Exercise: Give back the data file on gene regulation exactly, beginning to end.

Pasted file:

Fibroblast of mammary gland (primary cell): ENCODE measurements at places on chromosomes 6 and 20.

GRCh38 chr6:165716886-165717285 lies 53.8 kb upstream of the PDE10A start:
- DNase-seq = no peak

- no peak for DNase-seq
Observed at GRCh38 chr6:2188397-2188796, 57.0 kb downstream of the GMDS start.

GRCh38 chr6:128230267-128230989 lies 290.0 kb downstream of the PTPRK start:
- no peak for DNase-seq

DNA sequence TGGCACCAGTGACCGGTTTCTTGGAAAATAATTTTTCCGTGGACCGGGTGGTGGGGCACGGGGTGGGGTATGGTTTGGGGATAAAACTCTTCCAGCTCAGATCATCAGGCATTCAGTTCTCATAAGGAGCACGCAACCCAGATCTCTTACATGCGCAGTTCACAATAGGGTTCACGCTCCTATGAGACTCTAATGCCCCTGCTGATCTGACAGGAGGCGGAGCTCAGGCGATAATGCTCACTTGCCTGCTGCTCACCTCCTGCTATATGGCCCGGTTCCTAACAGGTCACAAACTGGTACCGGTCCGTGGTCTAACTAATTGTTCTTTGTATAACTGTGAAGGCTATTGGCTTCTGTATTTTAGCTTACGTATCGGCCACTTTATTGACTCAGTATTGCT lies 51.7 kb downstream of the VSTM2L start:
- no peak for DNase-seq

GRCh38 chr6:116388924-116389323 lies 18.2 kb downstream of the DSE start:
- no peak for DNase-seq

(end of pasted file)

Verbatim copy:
Fibroblast of mammary gland (primary cell): ENCODE measurements at places on chromosomes 6 and 20.

GRCh38 chr6:165716886-165717285 lies 53.8 kb upstream of the PDE10A start:
- DNase-seq = no peak

- no peak for DNase-seq
Observed at GRCh38 chr6:2188397-2188796, 57.0 kb downstream of the GMDS start.

GRCh38 chr6:128230267-128230989 lies 290.0 kb downstream of the PTPRK start:
- no peak for DNase-seq

DNA sequence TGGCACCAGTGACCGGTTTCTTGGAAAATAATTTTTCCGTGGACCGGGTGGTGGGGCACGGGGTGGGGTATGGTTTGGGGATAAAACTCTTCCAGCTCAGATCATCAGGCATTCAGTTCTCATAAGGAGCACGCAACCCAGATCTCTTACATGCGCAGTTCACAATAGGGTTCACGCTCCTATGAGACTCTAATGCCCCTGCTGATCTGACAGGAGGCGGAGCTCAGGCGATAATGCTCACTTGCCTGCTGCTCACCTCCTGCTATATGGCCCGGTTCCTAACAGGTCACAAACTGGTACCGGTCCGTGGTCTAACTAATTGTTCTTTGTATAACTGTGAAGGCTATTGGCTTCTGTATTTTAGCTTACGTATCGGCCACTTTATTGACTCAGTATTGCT lies 51.7 kb downstream of the VSTM2L start:
- no peak for DNase-seq

GRCh38 chr6:116388924-116389323 lies 18.2 kb downstream of the DSE start:
- no peak for DNase-seq